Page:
Thursday, October 4th, 2007
By Margie Wuebker
Not your ordinary festival visitors
MINSTER - Chip, a statuesque fellow with big brown eyes and a soft muzzle, is getting plenty of attention under the red-striped tent at the Melcher Street Park.
His companions - Greg, Rudy, Buck, Jack, Don, Dillon, Mike, Ringo and Sly - watch from the confines of their stalls carpeted with wood shavings knowing it is only a matter of time until they prance into the spotlight.
That's what happens when the famed Budweiser Clydesdales come to town in a fleet of three decorated 18-wheelers. The entourage also includes a staff of seven people, the brass trimmed beer wagon and a black and white spotted Dalmation.
This marks the fifth time the Clydesdales have come to town for the Minster Oktoberfest, an annual festival established in 1975 to salute the community's proud German heritage. The visit, secured with the help of C & G Distributing Co. Inc. of Versailles, coincides with the village's 175th birthday.
"I live right across the street and my mommy told me I can come and see the horses whenever I want," 9-year-old Kaeleah Fischer proclaims to companions Megan Gabel and Nora Schwartz. "I wish I had been here when they arrived but it was a school day."
There have been numerous opportunities to meet the Clydesdales since their arrival Tuesday afternoon. School children, nursing home residents and others have streamed to the park located at the corner of Lincoln and Sixth streets to marvel at the animals fresh from an appearance in Bordentown, N.J.
The hitch will be here in Celina from 3 to 4 p.m. today at Chief supermarket before traveling down Main Street toward the lighthouse and making several stops along the way before returning to the supermarket's parking lot for a scheduled 6 p.m. departure.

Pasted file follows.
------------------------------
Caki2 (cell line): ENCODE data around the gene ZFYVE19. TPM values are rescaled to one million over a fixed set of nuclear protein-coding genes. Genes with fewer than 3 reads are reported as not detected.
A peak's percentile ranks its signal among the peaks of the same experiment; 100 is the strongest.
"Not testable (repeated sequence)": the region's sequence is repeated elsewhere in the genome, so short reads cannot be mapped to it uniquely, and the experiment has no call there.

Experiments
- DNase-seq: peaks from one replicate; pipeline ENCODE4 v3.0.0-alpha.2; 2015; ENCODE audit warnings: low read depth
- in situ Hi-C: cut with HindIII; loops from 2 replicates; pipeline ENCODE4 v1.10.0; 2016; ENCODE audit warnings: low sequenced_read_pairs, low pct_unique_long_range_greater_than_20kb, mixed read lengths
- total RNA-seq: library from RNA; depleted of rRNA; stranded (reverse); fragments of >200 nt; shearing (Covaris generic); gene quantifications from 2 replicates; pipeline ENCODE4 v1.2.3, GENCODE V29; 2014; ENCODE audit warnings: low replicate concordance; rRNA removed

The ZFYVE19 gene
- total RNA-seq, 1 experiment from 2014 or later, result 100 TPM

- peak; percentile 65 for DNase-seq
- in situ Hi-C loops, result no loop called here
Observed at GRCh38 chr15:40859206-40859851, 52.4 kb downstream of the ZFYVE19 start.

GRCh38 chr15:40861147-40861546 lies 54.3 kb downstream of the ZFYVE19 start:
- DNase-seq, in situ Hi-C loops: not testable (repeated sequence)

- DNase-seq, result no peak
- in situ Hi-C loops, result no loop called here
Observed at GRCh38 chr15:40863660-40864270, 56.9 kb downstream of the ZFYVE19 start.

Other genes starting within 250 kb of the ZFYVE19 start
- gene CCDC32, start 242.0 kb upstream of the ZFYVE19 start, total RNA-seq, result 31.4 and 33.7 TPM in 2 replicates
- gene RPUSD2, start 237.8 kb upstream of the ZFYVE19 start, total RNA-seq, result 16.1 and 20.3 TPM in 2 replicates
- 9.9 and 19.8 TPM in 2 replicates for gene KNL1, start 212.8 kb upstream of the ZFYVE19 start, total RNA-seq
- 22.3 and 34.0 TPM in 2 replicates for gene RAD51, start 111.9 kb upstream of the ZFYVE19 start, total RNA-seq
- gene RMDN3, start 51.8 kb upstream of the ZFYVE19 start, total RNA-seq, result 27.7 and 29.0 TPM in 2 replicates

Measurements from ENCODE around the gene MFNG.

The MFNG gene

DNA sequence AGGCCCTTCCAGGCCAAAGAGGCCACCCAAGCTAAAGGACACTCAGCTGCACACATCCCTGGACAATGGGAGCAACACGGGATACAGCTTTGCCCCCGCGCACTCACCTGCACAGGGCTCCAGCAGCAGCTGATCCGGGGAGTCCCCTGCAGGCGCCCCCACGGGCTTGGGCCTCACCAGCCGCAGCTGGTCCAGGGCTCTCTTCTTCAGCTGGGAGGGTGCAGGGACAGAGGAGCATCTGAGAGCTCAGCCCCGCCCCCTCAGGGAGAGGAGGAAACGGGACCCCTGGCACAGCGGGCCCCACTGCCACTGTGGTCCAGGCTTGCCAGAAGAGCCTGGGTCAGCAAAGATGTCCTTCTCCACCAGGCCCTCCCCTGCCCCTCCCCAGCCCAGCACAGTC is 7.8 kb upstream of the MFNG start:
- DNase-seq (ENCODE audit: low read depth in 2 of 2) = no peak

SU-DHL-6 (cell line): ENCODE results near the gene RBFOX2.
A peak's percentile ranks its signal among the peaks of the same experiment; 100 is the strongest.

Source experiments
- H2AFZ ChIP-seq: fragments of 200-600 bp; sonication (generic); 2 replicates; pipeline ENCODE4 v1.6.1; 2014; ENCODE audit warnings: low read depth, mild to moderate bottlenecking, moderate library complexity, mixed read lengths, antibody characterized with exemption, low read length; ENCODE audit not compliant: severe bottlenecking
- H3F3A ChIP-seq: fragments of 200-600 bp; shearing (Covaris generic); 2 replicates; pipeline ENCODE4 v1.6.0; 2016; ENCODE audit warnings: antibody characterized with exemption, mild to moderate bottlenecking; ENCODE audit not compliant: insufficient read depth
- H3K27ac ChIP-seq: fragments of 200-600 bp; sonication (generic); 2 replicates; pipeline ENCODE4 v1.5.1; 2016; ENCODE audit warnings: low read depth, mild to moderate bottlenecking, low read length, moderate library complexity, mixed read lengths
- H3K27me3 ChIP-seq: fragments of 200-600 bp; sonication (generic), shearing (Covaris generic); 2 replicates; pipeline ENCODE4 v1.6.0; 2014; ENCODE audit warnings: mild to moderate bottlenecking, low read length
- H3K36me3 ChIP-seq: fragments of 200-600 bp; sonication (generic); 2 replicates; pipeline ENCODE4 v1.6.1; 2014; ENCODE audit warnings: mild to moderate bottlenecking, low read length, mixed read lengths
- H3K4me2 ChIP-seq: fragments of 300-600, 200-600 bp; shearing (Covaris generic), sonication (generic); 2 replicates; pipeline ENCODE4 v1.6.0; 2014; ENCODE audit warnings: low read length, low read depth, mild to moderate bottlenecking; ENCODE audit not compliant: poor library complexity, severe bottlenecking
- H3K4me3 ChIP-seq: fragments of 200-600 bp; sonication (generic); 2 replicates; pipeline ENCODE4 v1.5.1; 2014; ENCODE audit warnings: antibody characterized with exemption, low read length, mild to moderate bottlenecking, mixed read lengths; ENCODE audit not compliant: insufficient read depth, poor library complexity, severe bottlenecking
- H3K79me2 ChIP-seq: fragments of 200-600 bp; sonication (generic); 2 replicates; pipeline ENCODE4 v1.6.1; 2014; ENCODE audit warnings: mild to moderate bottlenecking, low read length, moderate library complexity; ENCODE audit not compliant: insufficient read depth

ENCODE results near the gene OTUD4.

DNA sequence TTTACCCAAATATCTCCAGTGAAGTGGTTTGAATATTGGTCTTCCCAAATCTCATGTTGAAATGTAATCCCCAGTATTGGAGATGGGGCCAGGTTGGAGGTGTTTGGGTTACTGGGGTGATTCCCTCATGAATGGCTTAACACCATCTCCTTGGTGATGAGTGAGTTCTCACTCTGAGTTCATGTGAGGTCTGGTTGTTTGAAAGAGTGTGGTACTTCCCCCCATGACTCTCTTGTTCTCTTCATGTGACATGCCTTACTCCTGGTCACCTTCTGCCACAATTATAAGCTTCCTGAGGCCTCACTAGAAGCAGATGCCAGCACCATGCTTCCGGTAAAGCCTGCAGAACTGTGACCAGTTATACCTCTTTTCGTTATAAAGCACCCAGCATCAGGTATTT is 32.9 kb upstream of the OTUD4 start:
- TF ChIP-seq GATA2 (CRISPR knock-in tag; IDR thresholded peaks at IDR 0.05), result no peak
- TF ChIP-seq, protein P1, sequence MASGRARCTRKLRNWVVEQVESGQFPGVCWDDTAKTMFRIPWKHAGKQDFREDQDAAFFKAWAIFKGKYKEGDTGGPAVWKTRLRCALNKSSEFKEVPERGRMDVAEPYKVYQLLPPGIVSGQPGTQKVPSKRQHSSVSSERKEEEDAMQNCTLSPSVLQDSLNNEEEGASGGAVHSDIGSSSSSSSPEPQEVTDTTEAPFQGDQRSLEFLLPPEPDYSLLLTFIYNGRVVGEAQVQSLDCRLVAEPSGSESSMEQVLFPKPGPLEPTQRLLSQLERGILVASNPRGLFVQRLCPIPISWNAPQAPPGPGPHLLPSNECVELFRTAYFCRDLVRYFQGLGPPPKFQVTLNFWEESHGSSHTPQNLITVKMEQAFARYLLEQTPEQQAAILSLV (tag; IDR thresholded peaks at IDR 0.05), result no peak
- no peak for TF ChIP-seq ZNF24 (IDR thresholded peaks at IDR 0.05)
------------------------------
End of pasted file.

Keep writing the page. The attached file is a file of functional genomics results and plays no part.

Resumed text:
Public viewing will continue Friday, Saturday and Sunday from 9 a.m. to 6 p.m. at the Minster site, with the hitch appearing in Sunday's 2 p.m. parade. There will be no viewing Monday as horses and staff prepare for a Tuesday morning trip to Cleveland.
Anheuser-Busch has used Clydesdales since April 7, 1933 -the date Prohibition was reappealed. August Busch Jr. had the first case of post-Prohibition beer delivered by wagon. He later gave the horses to his father as a gift commemorating the occasion. It didn't take the Busch family long to realize the marketing potential of the statuesque horses.
A dalmation was added to each team on March 30, 1950 to commemorate the opening of the company's Newark, N.J., brewery.
"The phrase 'Gentle Giants' certainly applies to these guys," says Barb Jesse, a handler with the team based in Merrimack, N.H. "No other words accurately describe their disposition or their size."
She admits with a chuckle that some of the horses crave more attention making a simple task like cleaning the stall more difficult.
"They put their heads between us and the work at hand," the 81/2-year veteran adds. "Or they follow you around and keep nudging until you stop and pet them. They like a lot of attention."
Standing 18 hands (6 feet) tall at the shoulder and weighing 2,000 to 2,300 pounds, the Clydesdales must have gentle temperaments as the company's five hitches meet millions of people over the course of a year.